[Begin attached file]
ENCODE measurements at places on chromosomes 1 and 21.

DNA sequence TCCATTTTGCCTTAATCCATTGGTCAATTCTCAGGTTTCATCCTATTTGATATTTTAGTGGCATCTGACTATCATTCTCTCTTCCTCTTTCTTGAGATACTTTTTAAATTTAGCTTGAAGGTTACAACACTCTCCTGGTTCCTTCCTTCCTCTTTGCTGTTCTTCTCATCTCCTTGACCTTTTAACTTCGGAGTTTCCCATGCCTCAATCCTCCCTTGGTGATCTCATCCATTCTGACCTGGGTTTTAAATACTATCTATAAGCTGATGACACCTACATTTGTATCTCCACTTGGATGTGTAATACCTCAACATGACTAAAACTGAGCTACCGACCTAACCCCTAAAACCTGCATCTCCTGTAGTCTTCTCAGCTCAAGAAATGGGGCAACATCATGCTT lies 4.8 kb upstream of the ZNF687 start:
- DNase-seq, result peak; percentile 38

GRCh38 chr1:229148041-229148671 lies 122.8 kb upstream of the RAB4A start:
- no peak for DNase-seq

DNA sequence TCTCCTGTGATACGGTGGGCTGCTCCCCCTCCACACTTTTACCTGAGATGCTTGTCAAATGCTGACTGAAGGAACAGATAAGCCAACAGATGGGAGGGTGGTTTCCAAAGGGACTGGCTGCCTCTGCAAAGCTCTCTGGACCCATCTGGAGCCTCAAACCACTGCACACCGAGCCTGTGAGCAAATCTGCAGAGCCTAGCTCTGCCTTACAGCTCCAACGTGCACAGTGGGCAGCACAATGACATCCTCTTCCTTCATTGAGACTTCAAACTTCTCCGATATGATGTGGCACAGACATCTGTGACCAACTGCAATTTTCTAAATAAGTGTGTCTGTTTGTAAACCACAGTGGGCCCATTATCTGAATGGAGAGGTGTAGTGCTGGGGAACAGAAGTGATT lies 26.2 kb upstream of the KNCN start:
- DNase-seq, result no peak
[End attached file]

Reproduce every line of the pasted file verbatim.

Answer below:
ENCODE measurements at places on chromosomes 1 and 21.

DNA sequence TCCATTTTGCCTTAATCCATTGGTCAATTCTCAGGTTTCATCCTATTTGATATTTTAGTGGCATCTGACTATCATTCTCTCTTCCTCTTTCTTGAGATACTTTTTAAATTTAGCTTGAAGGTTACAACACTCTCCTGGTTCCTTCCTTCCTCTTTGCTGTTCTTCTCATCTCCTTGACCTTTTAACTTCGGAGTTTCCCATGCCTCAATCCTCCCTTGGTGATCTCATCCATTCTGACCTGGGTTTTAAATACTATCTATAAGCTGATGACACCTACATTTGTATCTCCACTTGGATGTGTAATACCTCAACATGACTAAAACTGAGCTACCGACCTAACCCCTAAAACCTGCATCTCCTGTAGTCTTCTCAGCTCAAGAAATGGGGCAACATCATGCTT lies 4.8 kb upstream of the ZNF687 start:
- DNase-seq, result peak; percentile 38

GRCh38 chr1:229148041-229148671 lies 122.8 kb upstream of the RAB4A start:
- no peak for DNase-seq

DNA sequence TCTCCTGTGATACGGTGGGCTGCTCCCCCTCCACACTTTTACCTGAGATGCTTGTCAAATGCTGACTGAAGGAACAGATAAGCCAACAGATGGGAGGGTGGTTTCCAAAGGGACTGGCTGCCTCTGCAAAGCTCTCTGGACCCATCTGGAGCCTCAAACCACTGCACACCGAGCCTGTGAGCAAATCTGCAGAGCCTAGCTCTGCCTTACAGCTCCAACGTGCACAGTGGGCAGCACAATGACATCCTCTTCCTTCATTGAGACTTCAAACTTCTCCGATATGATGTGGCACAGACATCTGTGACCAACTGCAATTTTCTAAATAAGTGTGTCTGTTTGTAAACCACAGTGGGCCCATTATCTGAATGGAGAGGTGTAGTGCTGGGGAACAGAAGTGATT lies 26.2 kb upstream of the KNCN start:
- DNase-seq, result no peak